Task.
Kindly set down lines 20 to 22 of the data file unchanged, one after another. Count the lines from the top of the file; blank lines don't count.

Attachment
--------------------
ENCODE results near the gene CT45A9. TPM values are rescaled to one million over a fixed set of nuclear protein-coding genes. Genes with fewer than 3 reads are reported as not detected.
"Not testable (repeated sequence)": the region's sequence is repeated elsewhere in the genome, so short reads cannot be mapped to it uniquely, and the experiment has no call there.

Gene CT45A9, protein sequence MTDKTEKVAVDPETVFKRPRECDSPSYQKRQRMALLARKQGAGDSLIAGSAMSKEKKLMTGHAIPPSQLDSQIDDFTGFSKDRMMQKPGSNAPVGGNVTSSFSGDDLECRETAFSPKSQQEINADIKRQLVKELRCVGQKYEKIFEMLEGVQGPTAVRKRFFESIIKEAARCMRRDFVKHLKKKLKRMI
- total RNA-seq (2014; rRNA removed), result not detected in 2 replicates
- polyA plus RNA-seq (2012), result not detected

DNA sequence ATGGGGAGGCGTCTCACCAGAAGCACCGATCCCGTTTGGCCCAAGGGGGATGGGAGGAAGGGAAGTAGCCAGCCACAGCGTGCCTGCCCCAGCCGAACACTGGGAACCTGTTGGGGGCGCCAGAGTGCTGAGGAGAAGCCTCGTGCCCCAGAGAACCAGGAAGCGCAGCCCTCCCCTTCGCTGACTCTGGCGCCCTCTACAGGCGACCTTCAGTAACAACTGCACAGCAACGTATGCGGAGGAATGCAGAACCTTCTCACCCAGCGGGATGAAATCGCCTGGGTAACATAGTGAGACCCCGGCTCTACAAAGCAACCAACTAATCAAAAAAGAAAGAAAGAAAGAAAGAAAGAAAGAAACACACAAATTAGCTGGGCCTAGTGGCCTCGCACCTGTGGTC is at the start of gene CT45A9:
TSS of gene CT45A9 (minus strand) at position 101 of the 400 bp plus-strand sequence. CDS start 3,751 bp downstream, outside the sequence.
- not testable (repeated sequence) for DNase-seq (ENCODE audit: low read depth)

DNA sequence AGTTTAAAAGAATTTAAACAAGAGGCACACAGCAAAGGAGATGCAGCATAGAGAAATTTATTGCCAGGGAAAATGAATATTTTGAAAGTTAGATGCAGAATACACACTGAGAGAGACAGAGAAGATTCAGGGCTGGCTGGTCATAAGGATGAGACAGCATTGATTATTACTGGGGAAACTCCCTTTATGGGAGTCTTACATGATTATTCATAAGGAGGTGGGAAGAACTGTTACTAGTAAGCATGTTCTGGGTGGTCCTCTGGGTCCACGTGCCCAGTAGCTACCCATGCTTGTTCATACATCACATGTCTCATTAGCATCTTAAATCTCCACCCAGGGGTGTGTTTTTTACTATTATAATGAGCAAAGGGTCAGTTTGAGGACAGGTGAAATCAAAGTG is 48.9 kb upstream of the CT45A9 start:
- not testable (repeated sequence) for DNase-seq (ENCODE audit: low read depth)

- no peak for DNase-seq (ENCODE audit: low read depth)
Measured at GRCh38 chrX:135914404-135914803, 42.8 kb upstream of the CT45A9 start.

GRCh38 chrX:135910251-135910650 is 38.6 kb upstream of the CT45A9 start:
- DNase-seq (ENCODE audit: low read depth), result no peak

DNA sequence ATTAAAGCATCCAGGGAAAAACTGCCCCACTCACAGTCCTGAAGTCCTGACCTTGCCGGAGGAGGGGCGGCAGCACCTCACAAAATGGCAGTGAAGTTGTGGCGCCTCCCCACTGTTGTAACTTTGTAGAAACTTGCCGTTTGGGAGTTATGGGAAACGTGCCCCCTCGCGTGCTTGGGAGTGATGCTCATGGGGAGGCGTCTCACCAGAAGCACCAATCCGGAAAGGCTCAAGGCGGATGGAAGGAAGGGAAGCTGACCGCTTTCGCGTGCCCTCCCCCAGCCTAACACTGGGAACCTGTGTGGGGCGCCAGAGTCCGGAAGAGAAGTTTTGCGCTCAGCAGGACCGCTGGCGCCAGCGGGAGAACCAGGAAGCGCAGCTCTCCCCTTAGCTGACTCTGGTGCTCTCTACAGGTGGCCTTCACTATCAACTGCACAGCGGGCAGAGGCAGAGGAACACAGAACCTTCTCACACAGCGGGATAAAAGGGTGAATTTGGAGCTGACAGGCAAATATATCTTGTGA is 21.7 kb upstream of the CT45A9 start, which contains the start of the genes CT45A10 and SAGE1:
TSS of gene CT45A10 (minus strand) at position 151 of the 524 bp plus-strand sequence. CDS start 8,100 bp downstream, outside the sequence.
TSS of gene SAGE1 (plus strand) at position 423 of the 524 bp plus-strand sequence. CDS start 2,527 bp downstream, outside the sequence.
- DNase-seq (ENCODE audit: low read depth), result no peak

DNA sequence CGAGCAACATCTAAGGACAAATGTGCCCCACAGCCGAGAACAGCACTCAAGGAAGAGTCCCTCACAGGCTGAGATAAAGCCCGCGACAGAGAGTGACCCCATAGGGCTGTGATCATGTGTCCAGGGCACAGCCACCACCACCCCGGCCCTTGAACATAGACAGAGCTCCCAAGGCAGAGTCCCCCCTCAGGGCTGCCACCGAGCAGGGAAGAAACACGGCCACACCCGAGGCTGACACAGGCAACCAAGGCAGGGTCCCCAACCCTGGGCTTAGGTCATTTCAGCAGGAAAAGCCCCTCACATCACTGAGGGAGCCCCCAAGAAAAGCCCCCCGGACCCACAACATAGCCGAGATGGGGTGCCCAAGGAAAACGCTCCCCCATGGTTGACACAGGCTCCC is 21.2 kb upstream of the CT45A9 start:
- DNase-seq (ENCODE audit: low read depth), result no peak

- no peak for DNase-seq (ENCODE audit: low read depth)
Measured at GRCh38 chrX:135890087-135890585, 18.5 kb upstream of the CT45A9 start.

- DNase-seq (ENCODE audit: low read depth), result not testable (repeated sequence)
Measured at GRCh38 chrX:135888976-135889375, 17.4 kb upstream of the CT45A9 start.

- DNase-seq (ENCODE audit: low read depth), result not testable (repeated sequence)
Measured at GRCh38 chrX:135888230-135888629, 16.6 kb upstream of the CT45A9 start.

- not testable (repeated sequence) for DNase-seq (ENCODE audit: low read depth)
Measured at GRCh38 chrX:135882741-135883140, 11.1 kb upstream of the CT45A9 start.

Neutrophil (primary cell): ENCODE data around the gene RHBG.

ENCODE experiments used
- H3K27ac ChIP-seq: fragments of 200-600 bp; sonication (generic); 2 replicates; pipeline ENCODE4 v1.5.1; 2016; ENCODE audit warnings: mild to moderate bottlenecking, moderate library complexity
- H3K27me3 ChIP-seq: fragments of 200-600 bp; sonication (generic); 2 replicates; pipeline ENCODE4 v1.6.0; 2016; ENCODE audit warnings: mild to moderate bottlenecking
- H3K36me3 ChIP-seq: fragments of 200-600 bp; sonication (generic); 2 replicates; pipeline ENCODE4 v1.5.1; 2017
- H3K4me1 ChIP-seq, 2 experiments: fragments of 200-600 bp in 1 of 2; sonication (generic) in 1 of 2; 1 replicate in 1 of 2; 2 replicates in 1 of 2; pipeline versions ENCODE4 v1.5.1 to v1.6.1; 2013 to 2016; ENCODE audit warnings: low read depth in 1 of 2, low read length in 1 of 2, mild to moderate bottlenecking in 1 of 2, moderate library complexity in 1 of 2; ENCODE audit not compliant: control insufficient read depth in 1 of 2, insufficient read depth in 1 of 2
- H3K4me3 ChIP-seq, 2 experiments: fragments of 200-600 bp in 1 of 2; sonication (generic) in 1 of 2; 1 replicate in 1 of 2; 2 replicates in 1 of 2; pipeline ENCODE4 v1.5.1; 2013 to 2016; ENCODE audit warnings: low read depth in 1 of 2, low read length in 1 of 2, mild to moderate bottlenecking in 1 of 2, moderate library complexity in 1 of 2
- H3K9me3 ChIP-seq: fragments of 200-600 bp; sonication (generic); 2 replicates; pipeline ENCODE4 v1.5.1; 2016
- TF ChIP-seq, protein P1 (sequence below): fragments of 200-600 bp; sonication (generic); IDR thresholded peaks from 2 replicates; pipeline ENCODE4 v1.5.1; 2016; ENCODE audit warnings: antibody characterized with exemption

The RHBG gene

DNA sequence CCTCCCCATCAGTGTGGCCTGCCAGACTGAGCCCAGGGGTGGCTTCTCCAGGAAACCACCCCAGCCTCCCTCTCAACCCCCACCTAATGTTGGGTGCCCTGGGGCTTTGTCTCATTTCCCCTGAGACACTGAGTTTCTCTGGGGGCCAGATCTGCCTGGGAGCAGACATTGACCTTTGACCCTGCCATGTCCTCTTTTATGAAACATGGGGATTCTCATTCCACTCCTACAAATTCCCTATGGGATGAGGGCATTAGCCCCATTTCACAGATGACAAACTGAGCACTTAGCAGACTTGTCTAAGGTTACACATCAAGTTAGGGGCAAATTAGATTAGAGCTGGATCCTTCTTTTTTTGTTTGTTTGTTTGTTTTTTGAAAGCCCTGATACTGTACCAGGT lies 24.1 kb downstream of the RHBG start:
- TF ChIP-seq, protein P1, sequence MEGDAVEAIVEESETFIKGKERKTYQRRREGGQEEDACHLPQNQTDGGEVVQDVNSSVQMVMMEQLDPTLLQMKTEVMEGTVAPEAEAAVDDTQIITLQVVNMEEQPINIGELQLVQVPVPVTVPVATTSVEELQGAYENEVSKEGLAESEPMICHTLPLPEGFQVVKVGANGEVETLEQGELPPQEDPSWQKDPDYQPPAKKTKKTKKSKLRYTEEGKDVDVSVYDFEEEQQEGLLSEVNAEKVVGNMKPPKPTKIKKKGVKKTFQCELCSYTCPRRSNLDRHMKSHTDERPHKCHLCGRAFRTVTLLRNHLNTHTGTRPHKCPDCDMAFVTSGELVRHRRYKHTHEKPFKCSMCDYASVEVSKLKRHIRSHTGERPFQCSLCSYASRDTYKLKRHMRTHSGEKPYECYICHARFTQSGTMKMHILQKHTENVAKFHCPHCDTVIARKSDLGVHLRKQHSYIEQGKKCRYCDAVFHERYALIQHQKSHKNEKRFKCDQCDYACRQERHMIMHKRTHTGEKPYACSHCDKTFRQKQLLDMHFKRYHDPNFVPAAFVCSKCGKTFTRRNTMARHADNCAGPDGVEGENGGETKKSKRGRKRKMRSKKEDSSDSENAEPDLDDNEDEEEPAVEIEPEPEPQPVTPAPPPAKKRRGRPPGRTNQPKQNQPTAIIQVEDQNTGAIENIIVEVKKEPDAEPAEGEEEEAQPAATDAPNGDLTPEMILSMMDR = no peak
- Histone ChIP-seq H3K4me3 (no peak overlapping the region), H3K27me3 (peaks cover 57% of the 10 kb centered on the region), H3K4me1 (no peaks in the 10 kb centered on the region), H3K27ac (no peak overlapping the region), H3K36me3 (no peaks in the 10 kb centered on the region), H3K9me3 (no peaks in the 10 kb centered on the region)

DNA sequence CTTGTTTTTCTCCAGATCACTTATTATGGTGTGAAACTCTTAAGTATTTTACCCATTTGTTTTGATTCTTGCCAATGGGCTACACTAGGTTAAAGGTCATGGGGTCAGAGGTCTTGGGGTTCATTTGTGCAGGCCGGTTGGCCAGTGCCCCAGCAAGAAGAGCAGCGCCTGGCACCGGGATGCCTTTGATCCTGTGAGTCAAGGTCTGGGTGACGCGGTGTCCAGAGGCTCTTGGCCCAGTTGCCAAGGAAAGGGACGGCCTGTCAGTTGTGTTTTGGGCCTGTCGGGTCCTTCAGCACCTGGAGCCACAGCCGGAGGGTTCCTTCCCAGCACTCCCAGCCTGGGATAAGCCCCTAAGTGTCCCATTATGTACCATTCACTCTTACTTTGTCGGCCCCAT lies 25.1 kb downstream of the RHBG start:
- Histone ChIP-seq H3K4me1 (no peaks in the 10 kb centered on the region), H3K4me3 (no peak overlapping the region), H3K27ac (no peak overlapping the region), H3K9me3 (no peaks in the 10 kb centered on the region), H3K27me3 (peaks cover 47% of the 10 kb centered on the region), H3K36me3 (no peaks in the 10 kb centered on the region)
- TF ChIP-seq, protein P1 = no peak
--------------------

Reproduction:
- DNase-seq (ENCODE audit: low read depth), result no peak

- no peak for DNase-seq (ENCODE audit: low read depth)
Measured at GRCh38 chrX:135890087-135890585, 18.5 kb upstream of the CT45A9 start.